Questions & Answers
LEAD IN DRINKING WATER
Frequently Asked Questions
- What is lead?
Lead is a naturally occurring metal that if is harmful if inhaled or swallowed. It can be found in air, soil, dust, and water
- How does lead get into my drinking water?
Lead is rarely found naturally in our source water like ground water, rivers, and lakes or in the treated water flowing through the distribution system. It more commonly get sin to water over time through corrosion from pipes, solder, fixtures, brass valves, and fittings.
Sediments containing lead may also collect in sections of pipe or behind screens. This can occur during initial construction of the plumbing system, during repair and installation of new fixtures or when plumbing is otherwise disturbed.
How is our local water system
protected from getting lead?
Our local water treatment plant adds a non-harmful chemical, orthophosphate, that forms a coating on the pipes and prevents lead from leaching out of pipes and contaminating our water.
Our local water treatment plant adds a non-harmful chemical, orthophosphate, that forms a coating on the pipes and prevents lead from leaching out of pipes and contaminating our water
- Why are we testing the drinking water
The Environmental Protection Agency (EPA) requires our public water system to provide water to our school that is minimally corrosive. The EPA has determined that lead in drinking water is a health concern at certain levels of exposure, especially for young children. The New York State Health Department requires us to provide safe drinking to our students and staff in our schools.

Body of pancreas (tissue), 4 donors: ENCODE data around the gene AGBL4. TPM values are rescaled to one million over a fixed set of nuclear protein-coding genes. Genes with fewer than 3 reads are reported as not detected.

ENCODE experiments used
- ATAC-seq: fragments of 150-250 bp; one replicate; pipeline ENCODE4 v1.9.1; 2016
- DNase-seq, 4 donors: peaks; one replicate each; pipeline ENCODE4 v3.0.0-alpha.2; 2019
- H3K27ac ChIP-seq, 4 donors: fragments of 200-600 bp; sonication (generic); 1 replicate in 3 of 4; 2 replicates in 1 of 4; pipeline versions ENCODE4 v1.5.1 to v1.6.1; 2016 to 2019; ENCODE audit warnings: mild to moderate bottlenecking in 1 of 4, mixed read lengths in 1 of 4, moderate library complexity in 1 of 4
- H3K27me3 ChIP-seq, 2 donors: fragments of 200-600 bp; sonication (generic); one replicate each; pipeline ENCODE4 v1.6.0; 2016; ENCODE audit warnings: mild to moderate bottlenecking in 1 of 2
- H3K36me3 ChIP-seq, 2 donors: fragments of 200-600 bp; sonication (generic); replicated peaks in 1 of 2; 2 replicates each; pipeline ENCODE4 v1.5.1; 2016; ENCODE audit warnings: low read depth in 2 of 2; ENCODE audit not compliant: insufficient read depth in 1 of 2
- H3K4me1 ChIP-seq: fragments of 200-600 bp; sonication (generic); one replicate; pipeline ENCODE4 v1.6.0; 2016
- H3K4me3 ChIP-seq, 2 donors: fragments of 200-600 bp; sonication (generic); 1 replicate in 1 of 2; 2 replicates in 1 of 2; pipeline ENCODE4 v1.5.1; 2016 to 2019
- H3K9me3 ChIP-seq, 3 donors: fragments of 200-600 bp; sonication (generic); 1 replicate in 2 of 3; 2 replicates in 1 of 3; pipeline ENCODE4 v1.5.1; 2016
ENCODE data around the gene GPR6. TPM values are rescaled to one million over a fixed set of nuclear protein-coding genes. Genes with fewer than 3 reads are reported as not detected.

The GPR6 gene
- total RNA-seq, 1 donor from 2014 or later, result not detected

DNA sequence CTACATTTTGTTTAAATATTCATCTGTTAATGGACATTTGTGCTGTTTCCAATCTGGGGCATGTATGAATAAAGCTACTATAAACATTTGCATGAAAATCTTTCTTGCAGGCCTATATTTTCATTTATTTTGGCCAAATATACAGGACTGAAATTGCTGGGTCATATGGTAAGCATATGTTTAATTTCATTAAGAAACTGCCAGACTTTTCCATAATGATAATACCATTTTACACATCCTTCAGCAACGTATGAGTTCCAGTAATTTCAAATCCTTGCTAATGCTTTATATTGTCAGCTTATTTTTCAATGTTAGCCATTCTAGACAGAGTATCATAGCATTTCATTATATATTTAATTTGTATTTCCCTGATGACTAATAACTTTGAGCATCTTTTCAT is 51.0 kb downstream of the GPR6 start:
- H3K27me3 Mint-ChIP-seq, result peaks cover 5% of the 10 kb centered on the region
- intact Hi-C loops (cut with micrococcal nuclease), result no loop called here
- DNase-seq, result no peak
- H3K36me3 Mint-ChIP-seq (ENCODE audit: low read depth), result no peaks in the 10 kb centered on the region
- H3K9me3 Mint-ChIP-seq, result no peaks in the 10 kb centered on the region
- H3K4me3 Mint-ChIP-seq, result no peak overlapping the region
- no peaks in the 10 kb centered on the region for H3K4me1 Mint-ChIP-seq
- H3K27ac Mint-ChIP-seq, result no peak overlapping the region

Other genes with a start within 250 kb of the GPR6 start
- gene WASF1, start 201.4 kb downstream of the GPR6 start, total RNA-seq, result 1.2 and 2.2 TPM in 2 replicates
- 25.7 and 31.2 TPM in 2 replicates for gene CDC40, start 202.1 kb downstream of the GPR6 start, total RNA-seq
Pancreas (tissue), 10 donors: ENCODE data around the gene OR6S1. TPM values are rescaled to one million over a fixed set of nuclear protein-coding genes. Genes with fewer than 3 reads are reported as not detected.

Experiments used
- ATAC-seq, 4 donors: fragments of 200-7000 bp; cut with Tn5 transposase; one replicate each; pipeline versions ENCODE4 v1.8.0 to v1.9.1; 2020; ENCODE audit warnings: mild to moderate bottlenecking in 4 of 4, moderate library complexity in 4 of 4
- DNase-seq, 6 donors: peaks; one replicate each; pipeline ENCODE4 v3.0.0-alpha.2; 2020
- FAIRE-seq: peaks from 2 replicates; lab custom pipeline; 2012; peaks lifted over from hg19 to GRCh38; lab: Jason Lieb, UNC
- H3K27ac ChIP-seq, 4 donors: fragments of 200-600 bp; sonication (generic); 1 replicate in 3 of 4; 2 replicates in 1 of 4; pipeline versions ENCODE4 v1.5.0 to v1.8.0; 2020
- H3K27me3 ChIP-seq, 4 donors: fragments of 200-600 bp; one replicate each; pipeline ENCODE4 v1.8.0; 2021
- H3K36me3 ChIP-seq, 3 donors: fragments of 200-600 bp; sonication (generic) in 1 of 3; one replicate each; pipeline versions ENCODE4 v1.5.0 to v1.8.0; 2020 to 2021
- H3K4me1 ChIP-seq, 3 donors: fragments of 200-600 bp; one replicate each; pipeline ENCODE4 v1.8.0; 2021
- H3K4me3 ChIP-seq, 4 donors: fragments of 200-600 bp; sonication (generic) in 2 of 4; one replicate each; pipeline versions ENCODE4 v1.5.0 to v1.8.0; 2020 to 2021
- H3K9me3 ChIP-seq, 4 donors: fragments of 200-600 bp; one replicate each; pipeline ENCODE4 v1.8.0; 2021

What are the guidelines/regulations
for lead testing of drinking water in schools (New York State)?
All public schools must sample all water faucets and fountains used for drinking and consumption (and retest every five years), a certified laboratory must test for lead, the results must be reported, and if any results are above the action level, the school community must be notified
- What is the action level for lead in
The action level is the level that the Environmental Protection Agency and the New York State Department of Health have determined has the potential for harm and requires some steps to correct that action. The action level for lead in drinking water is any result greater than 15 parts per billion (ppb) or 15 micrograms per liter (mcg/l)
If the outlet is lead free, why do we
get elevated lead levels in the water
Even if there are new outlets installed that are considered lead-free, lead may still get into the water from plumbing surrounding the fixtures and from sediment that may collect in pipes, fixtures, and behind screens, especially in fountains and faucets where there is low flow or not used very much.
- What is lead?